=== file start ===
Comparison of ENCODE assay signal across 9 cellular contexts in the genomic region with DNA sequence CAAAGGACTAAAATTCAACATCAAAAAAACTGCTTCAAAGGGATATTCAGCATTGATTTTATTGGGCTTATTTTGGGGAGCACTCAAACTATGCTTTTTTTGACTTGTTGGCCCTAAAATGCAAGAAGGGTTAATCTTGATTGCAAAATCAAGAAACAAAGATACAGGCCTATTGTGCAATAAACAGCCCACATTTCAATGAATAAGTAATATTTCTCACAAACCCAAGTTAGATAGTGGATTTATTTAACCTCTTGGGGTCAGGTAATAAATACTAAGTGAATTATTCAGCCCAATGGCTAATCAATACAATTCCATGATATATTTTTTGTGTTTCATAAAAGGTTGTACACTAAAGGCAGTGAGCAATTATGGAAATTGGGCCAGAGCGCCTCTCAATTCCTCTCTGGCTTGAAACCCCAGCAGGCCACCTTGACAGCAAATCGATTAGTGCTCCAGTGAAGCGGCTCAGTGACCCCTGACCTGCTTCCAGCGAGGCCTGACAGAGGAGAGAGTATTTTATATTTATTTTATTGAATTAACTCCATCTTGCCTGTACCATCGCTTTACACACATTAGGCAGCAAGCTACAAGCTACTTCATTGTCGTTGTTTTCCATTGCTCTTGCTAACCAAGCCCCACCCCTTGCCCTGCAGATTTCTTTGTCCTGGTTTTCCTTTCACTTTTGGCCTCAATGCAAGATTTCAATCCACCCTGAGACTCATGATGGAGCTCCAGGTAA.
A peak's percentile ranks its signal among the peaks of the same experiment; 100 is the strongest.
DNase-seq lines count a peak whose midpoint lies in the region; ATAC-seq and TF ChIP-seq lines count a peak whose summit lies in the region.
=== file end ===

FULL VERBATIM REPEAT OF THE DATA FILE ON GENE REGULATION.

Comparison of ENCODE assay signal across 9 cellular contexts in the genomic region with DNA sequence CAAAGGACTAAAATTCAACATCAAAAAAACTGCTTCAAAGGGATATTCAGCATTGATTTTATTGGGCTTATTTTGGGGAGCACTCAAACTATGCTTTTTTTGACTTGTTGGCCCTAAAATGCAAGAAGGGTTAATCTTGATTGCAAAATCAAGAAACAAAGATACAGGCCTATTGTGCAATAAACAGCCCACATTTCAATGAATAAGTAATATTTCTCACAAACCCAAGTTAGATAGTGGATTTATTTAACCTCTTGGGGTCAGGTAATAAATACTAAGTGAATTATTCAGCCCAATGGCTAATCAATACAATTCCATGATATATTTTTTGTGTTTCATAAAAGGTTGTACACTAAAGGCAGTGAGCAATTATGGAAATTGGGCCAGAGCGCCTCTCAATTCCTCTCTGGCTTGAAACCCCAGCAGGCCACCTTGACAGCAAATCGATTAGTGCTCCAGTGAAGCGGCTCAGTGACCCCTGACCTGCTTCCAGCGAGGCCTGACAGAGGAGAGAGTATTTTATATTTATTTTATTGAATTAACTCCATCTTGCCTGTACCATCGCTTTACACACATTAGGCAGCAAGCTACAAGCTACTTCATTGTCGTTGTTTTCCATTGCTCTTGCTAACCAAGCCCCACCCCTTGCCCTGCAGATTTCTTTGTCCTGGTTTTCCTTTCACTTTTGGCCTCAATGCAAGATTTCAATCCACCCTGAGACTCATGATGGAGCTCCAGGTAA.
A peak's percentile ranks its signal among the peaks of the same experiment; 100 is the strongest.
DNase-seq lines count a peak whose midpoint lies in the region; ATAC-seq and TF ChIP-seq lines count a peak whose summit lies in the region.